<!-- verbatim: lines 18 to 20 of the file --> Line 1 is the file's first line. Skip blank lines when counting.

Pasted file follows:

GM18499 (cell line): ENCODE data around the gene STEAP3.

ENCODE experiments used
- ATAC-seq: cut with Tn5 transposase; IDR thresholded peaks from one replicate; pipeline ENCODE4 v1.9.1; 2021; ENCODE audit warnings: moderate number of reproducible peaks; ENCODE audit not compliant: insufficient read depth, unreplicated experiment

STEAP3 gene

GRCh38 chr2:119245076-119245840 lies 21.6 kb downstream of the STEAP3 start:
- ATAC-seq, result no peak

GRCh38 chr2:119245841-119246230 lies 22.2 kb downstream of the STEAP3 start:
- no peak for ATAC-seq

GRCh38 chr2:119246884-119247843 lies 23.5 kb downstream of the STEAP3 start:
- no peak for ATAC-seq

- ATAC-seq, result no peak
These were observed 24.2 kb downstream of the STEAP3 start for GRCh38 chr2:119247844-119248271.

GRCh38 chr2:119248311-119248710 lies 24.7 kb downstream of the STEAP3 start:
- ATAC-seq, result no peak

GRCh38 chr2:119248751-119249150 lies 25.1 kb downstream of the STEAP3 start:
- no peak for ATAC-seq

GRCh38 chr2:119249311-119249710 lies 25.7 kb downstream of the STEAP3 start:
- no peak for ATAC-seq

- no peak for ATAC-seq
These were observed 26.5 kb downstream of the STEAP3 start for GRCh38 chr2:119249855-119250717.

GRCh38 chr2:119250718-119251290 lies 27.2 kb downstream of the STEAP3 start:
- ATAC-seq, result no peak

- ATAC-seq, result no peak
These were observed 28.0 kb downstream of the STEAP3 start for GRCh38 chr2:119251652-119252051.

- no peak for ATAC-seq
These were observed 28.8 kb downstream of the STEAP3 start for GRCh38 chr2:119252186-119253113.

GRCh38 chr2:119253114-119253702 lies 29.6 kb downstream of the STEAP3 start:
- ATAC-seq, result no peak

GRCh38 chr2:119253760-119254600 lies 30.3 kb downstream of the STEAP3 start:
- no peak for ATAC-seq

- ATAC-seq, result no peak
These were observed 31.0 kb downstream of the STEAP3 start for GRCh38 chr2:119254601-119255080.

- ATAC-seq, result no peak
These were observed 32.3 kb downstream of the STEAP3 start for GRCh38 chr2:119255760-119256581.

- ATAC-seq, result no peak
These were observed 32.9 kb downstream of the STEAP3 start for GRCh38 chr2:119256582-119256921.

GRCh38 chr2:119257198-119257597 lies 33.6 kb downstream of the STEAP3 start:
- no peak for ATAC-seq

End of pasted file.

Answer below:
- no peak for ATAC-seq

- no peak for ATAC-seq
These were observed 26.5 kb downstream of the STEAP3 start for GRCh38 chr2:119249855-119250717.